I thought to create a poem today but with all the rush of preparing for my daughter’s reptile show, alas I failed, so forgive me for giving you a Keats poem instead.

john keats

Woman! when I behold thee flippant, vain,
Inconstant, childish, proud, and full of fancies;
Without that modest softening that enhances
The downcast eye, repentant of the pain
That its mild light creates to heal again:
E’en then, elate, my spirit leaps, and prances,
E’en then my soul with exultation dances
For that to love, so long, I’ve dormant lain:
But when I see thee meek, and kind, and tender,
Heavens! how desperately do I adore
Thy winning graces;—to be thy defender
I hotly burn—to be a Calidore—
A very Red Cross Knight—a stout Leander—
Might I be loved by thee like these of yore.

Light feet, dark violet eyes, and parted hair;
Soft dimpled hands, white neck, and creamy breast,
Are things on which the dazzled senses rest
Till the fond, fixed eyes, forget they stare.
From such fine pictures, heavens! I cannot dare
To turn my admiration, though unpossess’d
They be of what is worthy,—though not drest
In lovely modesty, and virtues rare.
Yet these I leave as thoughtless as a lark;
These lures I straight forget—e’en ere I dine,
Or thrice my palate moisten: but when I mark
Such charms with mild intelligences shine,
My ear is open like a greedy shark,
To catch the tunings of a voice divine.

Ah! who can e’er forget so fair a being?
Who can forget her half retiring sweets?
God! she is like a milk-white lamb that bleats
For man’s protection. Surely the All-seeing,
Who joys to see us with his gifts agreeing,
Will never give him pinions, who intreats
Such innocence to ruin,—who vilely cheats
A dove-like bosom. In truth there is no freeing
One’s thoughts from such a beauty; when I hear
A lay that once I saw her hand awake,
Her form seems floating palpable, and near;
Had I e’er seen her from an arbour take
A dewy flower, oft would that hand appear,
And o’er my eyes the trembling moisture shake.

Lilliputian – A Complete World – Is Yours the Same..?

June 22, 2013

Lilliputian – definition: extremely small : tiny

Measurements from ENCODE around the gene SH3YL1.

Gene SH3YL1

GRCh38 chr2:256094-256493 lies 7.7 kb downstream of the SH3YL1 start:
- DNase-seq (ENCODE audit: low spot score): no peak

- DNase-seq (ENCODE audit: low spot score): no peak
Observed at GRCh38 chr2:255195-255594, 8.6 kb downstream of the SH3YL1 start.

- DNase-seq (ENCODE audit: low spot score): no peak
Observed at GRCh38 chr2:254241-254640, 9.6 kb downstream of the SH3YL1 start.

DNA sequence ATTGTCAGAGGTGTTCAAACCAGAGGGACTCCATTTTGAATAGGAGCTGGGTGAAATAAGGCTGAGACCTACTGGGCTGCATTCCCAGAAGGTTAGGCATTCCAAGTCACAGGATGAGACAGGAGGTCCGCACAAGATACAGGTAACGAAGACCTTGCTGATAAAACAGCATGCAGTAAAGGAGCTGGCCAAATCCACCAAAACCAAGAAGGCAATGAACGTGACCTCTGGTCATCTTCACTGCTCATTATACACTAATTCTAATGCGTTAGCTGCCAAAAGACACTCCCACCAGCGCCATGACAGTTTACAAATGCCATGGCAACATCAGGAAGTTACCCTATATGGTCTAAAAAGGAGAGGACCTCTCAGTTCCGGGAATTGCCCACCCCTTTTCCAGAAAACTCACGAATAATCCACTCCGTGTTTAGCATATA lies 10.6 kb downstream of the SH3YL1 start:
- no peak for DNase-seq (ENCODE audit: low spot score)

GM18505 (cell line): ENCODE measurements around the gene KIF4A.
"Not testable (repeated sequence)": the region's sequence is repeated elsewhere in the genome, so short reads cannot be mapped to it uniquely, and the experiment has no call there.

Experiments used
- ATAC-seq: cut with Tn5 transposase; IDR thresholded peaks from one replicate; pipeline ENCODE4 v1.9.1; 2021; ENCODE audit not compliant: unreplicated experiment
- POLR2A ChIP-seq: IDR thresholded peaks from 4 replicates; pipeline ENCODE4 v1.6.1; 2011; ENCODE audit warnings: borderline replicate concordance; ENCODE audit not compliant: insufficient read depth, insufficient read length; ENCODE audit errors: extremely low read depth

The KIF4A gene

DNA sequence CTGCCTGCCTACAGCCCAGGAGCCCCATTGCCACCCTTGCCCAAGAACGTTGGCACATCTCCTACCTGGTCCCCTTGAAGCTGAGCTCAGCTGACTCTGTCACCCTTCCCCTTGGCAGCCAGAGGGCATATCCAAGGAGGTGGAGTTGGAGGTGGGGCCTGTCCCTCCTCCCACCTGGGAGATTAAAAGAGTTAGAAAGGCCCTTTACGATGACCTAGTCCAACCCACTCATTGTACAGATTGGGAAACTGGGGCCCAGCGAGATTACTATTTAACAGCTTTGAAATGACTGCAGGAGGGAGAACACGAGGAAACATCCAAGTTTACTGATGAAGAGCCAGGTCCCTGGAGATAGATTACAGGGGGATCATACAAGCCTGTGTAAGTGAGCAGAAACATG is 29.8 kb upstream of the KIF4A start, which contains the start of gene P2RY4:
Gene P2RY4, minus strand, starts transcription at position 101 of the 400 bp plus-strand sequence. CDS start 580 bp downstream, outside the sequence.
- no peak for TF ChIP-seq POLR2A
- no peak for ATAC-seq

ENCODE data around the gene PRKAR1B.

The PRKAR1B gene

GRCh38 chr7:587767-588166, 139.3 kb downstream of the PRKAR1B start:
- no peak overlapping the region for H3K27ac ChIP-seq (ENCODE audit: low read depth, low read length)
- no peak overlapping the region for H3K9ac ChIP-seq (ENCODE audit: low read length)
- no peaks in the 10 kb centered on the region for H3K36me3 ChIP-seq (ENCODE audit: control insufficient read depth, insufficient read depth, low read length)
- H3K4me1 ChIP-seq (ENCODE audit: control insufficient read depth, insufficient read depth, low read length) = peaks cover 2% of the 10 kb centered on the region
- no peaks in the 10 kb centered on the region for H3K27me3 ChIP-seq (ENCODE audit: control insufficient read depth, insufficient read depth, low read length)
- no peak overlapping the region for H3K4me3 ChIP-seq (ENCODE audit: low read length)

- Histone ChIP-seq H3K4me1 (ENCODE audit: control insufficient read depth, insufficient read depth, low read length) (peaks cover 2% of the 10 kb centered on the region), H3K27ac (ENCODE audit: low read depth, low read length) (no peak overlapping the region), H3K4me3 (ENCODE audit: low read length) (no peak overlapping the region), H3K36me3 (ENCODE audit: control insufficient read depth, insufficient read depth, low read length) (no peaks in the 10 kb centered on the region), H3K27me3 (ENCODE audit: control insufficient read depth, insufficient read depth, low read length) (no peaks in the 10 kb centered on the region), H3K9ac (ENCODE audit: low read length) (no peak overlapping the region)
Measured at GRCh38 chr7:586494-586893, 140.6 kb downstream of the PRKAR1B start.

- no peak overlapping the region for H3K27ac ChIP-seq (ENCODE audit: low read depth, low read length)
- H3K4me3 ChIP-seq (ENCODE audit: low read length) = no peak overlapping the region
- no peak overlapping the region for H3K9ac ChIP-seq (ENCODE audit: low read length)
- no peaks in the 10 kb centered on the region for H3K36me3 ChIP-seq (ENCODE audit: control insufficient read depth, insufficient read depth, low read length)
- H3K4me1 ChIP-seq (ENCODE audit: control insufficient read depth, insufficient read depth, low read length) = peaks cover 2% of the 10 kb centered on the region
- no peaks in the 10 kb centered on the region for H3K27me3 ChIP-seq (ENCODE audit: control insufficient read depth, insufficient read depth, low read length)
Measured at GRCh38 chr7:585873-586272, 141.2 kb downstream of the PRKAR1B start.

English: Illustration to Gulliver's Travels, b...

English: Illustration to Gulliver’s Travels, by J.J. Grandville. (Photo credit: Wikipedia)

In Swift’s novel Gulliver’s Travels, he created several believable and complete societies, incorporating  hierarchies, laws and  histories for each. It is, however, the Lilliputian world that became the favored land in the eyes of the public. Cartoons and movies have been made of Gulliver’s travel to Lilliput omitting his subsequent journeys.

Gulliver also traveled to Brobdingnag, a land of giants, Laputa, a floating island inhabited by theoreticians and Houyhnhnms, populated by rational thinking horses. These perfectly developed societies have been, for the most part, lost to the public.

In reading about these other lands, we realize they brought understanding to Gulliver of ‘human’ nature and was actually a vehicle for Swift’s own views on society. To create such well defined worlds is what every writer strives for.

Wouldn’t you love your world or character to become a dictionary term? If only we could all achieve this feat.

When writing our stories,we delve into the fine details of our characters and the worlds they inhabit. Many of these details never actually reach the page but are vitally important. Without them we would not understand how our characters react and what their restrictions are, whether physical, emotional or spiritual.